Sacha Baron Cohen as Borat wearing two face masks (mercifully cropped) TWITTER/JWOLINER

Content Note: this article contains images of racist attire.

I respect Sacha Baron Cohen – I think. The guy’s got balls, for want of a better word. And for all his brashness and crudity, he’s also got brains. Not just because he went to Cambridge, because, after all, he read history. The detail in his performances is undeniably impressive. Here, he returns to his most beloved comic creation, the Kazakh journalist, Borat, of mankini fame. This time, Borat has been released from a gulag (serving time for ruining his nation’s reputation in the first film) to return to America, tasked by his premier with winning Trump’s approval, by any means necessary – in short, offering his daughter to Mike Pence as a bride.


Once again I found the character’s unique vocal delivery of confused obscenities hilarious. Yet watching Borat Subsequent Moviefilm: Delivery of Prodigious Bribe to American Regime for Make Benefit Once Glorious Nation of Kazakhstan, and its supposedly un-staged, improvised encounters with real people, all allegedly unaware of the set-up, I found myself recalling Christopher Hitchens’ take on the original, that ‘the joke… may well be on the prankster’.

The trouble is: set-ups that aren’t obviously faked, with stunt doubles and voice-dubbings and disingenuous cuts, simply underwhelm. Mike Pence barely reacts to Borat interrupting his conference, suggesting that either he didn’t even see the break-in happen, or he just didn’t want to satisfy it with acknowledgement. Hardly a great ‘aha’ moment.

“Let’s not pretend the film indicts Republicans, let alone of any new charges”.

The running of the papier-mâché Karen mascotsTWITTER/JANCHARTIGGY_G


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Ball-guests and attendees of a Republican women’s meeting are as accommodating as possible. Most interviewees seem well aware of what’s going on, deciding to indulge the joke rather than be awkward. As for the Rudy Giuliani sequence that is causing such a fuss, I couldn’t see much going on beyond an old man looking a little too unbothered by a female reporter’s improprieties – and if everything in the bedroom was as bad as the filmmakers intend it to look, they simply would not have cut it this way, obliquely, with several shots that, if there isn’t a stunt double, have been inexplicably made to look as if there is.

It’s yawn-inducing to look back at critics falling over themselves to stress the profound uncovering of some dark national underbelly in the original Borat. It’s all the more pathetic to see them fall for it again. But then, this time, they know that Cohen is on their side, and that he wishes it, every bit as much as they do, to be seen as keenly timed electioneering. Fine, but let’s not pretend the film indicts Republicans, let alone of any new charges.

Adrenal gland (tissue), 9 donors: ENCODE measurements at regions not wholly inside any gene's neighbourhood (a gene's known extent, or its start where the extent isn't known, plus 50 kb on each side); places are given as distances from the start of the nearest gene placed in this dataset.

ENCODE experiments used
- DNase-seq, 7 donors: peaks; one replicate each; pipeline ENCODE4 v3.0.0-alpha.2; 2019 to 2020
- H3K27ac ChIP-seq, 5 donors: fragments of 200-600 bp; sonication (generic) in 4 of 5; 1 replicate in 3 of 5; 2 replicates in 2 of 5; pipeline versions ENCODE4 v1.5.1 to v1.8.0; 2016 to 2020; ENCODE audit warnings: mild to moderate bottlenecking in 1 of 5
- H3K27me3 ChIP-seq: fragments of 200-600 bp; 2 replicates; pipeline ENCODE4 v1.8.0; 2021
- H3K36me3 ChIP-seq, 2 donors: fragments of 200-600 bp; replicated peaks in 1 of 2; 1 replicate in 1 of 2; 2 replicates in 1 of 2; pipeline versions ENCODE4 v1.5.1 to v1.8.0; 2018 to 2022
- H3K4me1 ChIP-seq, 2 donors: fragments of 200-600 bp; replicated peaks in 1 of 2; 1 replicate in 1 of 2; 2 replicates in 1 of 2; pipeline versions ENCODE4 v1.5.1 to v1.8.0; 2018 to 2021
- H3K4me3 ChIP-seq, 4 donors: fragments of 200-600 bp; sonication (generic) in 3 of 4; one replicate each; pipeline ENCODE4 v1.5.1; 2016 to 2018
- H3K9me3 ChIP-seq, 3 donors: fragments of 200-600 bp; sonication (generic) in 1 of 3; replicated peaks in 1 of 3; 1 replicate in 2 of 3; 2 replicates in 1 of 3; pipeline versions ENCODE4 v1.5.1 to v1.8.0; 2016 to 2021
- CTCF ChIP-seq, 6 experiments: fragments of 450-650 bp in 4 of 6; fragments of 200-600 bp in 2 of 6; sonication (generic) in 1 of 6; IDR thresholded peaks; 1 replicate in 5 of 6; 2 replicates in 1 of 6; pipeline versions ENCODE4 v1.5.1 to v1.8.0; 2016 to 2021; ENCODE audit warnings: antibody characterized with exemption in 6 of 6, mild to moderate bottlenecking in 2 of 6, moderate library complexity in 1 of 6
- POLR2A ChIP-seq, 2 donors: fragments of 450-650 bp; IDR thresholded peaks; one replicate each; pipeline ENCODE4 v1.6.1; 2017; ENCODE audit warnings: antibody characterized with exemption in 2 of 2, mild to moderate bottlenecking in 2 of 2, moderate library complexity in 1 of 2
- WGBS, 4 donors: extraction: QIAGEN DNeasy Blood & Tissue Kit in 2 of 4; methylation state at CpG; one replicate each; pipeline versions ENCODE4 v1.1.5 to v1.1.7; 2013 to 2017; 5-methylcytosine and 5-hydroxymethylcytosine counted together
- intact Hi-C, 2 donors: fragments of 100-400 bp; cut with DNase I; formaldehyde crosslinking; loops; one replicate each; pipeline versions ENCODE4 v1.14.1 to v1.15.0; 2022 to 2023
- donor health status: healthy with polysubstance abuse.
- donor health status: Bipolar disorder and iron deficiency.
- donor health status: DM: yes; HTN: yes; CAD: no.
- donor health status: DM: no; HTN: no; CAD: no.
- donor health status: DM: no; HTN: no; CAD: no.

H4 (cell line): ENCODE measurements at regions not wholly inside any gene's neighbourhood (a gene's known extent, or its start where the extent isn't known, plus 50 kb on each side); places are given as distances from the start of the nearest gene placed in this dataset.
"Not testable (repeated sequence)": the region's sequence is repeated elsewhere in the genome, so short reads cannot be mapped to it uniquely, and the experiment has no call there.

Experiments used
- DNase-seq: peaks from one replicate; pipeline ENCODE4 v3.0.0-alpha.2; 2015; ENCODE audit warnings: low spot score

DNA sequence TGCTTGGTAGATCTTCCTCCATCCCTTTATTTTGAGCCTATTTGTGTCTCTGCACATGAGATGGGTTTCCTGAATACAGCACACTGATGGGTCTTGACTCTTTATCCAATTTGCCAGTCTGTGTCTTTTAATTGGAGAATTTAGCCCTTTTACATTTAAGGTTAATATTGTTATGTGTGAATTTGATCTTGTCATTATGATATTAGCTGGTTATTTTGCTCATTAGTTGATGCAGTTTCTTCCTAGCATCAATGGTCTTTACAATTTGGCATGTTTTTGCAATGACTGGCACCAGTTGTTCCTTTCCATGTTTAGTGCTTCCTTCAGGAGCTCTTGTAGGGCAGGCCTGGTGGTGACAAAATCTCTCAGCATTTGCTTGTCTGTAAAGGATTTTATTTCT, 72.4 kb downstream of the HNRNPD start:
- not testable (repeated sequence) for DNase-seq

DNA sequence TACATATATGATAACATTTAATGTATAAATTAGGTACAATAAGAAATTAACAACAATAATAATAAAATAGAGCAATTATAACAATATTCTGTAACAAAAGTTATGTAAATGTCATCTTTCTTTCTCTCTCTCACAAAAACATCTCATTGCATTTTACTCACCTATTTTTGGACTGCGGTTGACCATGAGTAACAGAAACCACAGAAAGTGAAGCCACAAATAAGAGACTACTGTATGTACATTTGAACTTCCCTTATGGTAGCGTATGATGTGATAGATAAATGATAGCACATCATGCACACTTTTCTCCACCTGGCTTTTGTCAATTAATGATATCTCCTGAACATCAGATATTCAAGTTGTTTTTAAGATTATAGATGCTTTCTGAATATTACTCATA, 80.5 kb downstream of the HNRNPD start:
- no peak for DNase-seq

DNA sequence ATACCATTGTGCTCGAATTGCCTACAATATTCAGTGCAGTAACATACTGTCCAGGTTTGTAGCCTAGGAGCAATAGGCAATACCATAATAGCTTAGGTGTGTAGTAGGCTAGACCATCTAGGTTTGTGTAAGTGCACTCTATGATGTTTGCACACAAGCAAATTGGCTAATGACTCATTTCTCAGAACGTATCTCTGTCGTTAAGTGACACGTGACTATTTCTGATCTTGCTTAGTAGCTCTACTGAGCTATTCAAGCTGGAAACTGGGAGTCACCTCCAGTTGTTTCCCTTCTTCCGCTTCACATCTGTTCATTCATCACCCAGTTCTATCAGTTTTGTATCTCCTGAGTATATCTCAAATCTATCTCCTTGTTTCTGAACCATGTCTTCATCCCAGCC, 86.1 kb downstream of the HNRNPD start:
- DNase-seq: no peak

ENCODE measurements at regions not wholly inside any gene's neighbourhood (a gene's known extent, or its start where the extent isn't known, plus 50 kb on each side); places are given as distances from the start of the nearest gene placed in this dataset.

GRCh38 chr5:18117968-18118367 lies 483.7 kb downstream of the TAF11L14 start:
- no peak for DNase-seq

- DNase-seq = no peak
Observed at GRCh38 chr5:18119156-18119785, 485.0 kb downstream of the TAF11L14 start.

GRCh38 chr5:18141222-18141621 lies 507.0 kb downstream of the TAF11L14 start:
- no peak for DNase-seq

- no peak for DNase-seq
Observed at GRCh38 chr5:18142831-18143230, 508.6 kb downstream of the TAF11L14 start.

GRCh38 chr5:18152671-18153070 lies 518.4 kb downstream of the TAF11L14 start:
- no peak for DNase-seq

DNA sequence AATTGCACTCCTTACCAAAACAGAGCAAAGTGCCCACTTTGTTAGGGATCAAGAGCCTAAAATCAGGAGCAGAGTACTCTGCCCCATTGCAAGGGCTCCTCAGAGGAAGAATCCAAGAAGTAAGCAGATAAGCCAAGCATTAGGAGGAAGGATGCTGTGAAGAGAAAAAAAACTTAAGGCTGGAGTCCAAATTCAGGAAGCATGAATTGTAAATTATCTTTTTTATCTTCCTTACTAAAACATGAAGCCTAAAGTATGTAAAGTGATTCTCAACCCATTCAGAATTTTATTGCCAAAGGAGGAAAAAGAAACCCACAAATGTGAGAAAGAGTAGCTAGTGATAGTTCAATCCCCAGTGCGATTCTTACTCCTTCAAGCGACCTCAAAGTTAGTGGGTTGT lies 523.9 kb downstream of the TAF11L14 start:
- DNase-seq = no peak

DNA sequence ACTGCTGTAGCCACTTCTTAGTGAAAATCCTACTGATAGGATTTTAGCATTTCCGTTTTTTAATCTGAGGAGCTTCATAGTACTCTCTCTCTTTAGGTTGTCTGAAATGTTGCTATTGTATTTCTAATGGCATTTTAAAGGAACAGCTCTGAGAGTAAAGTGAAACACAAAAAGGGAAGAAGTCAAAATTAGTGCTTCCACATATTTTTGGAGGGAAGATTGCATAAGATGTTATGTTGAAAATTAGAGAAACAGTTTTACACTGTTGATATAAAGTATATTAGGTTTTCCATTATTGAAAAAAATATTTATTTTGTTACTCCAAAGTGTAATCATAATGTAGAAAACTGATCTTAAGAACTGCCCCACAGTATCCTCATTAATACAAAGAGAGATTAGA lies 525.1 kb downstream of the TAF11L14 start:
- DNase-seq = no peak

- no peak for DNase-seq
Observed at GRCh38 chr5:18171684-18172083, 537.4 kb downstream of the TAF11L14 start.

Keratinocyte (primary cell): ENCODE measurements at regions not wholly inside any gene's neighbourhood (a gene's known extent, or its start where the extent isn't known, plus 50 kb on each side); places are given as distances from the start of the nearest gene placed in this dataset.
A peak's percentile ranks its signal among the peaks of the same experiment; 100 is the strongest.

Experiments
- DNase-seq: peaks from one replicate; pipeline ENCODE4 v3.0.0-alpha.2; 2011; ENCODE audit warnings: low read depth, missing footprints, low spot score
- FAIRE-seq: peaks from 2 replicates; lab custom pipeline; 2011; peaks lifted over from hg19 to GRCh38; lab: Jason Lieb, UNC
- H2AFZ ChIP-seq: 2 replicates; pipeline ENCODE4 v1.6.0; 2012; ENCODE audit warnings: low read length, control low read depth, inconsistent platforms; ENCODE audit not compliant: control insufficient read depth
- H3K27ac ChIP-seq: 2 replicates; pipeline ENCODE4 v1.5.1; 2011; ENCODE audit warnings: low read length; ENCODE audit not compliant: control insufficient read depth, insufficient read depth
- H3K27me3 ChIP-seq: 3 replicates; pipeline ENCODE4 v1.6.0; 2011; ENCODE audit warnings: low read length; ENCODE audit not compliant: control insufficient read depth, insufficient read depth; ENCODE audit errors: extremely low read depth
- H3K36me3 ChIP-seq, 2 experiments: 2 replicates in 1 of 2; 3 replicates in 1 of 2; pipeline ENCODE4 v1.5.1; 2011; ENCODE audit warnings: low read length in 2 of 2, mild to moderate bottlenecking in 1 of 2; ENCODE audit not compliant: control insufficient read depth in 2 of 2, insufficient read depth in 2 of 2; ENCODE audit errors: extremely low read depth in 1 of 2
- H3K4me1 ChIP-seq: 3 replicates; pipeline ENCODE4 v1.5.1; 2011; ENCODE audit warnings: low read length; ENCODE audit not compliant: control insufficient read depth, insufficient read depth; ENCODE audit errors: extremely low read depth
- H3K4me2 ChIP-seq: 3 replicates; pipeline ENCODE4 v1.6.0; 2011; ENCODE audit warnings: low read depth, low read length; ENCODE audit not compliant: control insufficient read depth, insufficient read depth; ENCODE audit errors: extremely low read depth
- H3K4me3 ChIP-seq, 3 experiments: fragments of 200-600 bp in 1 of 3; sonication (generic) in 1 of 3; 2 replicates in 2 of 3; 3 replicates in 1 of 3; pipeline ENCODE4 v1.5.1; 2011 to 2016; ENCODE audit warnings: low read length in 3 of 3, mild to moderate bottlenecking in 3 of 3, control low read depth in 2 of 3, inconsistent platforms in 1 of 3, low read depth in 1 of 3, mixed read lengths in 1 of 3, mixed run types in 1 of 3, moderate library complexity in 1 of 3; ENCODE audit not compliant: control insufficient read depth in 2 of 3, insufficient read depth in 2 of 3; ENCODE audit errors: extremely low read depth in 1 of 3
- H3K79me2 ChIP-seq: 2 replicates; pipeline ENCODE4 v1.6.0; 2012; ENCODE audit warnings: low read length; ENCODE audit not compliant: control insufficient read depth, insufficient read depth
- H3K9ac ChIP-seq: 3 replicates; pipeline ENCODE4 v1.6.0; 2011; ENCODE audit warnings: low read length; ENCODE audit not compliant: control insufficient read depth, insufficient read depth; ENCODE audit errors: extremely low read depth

The Trump 2020 event is, again, rapidly cut, and still resorts to blurred-out images, otherwise only managing the unprecedented triumph of getting Republicans to sing along to a ditty about Obama hating America.

“There’s no doubting Cohen and his team [...] in their ability to inject winning snippets of outrageousness into any given moment”.

The first film zipped along, only a few sequences dragging towards the end. This time, 96 minutes felt like over two hours. The abundance of tepid set-ups bears part of the blame. But the film also falls into the trap of sentimentality by the end, and not in a barbed sort of way. It’s more like a Ferrell or Sandler product which suddenly decides to attempt a melodramatic father-daughter pathos, here with the added wonder of poorly written female empowerment to sprinkle on top.

A barge appeared in Toronto sporting a giant blow-up BoratTWITTER/RICHSRD680NEWS

Perhaps this is Cohen’s attempt to atone for his political incorrectness. But, thankfully, he still has those balls. He’s still funny, and Maria Bakalova, as Borat’s daughter, shares his straight-faced commitment. There’s no doubting Cohen and his team (seven others receive screenplay credits) in their ability to inject winning snippets of outrageousness into any given moment, though many are reprisals of the original’s repertoire.

So it’s more of the same, or rather, less of the same: a fraction of the hits, several times as many misses. But if anyone regards this as serious political insight today, for critics and anyone else, then I must say I share the film’s disgust at social media and its user-targeted content, which generates one of its best punchlines.

That said, I’m not so sure I can join Cohen in imploring these platforms to exercise more, rather than less, of their control over narrative, as he did in a speech last year. Coincidentally, the New York Post story to which I refer only reached the public at all through Rudy Giuliani. This, I dare say, is better timing than the film deserves.